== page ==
In part one of this post, I identified the difference between what students believe they want in a college education versus what they truly need and ways that students might focus on their wants to the detriment of a quality educational experience.

In part two, I’d like to discuss examples of what students need to get an excellent college education.

What Do Students Need from a College?

In many ways, the list of what students need from a college is probably fairly short. Below are a few ideas, but this might not be a comprehensive list of all the needs. 

The reason it’s so difficult to filter out “want” from “need” is that most of what a student needs from a college is subjective and perhaps a little abstract. It’s hard to easily measure most of what colleges do in terms of education. 

And yet, perhaps the most important need is not subjective but quite objective.

An Affordable College Education

Hands down, the most critical factor that overrides any other consideration is to enroll at a college that is affordable for the student and family. 

College costs have indeed soared, and there does not seem to be a lot of relief in sight. But with good planning, many students can find more than enough colleges to fit their financial needs. There is a severe need for students to not rely on taking on a crushing debt just for a college degree. Statistics about student loan debt in the United States are often discussed in the news and almost always paint a dire picture.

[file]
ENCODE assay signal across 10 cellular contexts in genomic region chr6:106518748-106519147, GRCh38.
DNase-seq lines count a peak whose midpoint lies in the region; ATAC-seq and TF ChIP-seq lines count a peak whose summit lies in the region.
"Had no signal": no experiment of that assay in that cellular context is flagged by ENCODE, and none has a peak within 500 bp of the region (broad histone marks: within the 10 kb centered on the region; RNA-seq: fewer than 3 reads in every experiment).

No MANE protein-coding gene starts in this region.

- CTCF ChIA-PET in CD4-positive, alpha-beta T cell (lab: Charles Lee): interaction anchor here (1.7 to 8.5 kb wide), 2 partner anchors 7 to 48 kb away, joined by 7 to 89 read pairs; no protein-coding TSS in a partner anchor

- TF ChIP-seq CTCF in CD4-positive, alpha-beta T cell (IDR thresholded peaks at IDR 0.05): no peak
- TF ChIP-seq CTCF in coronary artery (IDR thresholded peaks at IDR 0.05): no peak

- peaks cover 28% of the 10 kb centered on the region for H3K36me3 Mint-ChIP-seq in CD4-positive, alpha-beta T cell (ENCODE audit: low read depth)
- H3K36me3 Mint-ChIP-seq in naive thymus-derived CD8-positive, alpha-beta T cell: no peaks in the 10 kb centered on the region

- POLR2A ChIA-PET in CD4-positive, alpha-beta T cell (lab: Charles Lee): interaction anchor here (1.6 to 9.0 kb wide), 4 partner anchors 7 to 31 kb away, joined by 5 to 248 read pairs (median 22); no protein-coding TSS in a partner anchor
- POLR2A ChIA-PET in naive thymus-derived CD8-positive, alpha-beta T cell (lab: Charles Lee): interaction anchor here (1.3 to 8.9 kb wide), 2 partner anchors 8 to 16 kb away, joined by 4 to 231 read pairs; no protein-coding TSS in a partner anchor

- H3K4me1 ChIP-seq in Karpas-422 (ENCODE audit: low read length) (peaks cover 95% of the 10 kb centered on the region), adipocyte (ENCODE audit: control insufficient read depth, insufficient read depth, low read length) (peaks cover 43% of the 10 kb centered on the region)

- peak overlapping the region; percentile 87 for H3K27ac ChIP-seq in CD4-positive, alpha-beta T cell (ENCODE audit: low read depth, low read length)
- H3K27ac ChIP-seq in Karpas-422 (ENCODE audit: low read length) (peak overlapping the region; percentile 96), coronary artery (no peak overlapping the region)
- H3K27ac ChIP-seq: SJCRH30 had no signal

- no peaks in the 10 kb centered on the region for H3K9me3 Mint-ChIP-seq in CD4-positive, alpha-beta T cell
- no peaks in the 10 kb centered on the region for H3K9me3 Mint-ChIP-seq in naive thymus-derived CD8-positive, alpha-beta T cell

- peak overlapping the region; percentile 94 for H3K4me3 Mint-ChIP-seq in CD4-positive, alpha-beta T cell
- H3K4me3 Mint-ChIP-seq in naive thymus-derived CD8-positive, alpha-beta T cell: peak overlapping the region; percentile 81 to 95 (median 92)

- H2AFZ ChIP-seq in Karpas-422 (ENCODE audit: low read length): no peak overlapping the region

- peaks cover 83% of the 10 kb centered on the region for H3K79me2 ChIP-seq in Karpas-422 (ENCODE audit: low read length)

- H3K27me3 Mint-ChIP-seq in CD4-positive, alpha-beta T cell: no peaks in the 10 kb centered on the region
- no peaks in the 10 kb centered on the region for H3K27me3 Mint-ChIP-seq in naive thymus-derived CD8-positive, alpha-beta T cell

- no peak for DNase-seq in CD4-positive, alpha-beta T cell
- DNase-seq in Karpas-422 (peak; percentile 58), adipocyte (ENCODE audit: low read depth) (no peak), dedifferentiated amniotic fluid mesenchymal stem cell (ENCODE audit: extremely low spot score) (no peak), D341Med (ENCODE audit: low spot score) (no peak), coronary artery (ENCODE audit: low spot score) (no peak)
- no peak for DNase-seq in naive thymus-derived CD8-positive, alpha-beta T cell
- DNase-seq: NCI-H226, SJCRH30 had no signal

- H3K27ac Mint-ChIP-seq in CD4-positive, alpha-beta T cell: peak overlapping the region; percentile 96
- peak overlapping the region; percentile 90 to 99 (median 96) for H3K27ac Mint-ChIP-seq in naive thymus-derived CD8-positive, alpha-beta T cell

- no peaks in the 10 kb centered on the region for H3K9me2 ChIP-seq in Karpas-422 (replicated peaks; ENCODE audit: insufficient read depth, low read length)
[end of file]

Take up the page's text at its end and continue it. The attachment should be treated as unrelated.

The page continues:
I know of no college degree worth a loan burden that will significantly impact their quality of life and career choices later in life.

More Subjective Needs

After college affordability, determining what you need to get a good education is subjective. 

The Right Learning Environment

Some Learners thrive in large classroom environments that expect students to independently manage their time and tackle their assignments with little hands-on support. But more often, I believe most learners (regardless of high school GPA, test scores, or other factors that suggest academic intelligence) benefit from one-on-one attention and instruction tailored to their unique questions, strengths, weaknesses, etc. 

Frequently, I work with students who mistake what type of college student they are. Some believe because they’ve attended a huge high school, survived large classes, and worked successfully with teachers with large caseloads, they will only thrive in a college just like their high school. While these types of students might get to the end of the college journey with a degree in hand, as a lifelong educator—having worked with students from preschool to graduate school and studied education in graduate school—I’m biased about what I believe to be the necessary conditions for a high-quality college education.

Most students need to go to a college where instruction is conducted on a “human” scale. A size of college where teachers and learners have time to discuss ideas or peers can argue amongst themselves and consider points of view that are foreign to them. Above all, a college where students can form relationships with mentors who can help them with essential questions about their careers and next steps after college. 

Convincing students that a smaller learning environment is probably the better fit and investment for them is one of the most significant challenges I have as a college counselor. 

An Opportunity to Grow

Finally, students need to find opportunities to fail. The most profound growth comes from failure. 

Whether this can happen at a smaller or larger college is up to the student. But again, it is my experience that humans are more likely to risk failing in smaller environments where they are known and supported. 

Sadly, many students are lured to colleges (because of prestige or minor conveniences) that do not support their best college learning environment. If you would like help articulating your needs versus wants, please contact me. I would be delighted to use my expertise as an Independent Educational Consultant to help you with your college selection.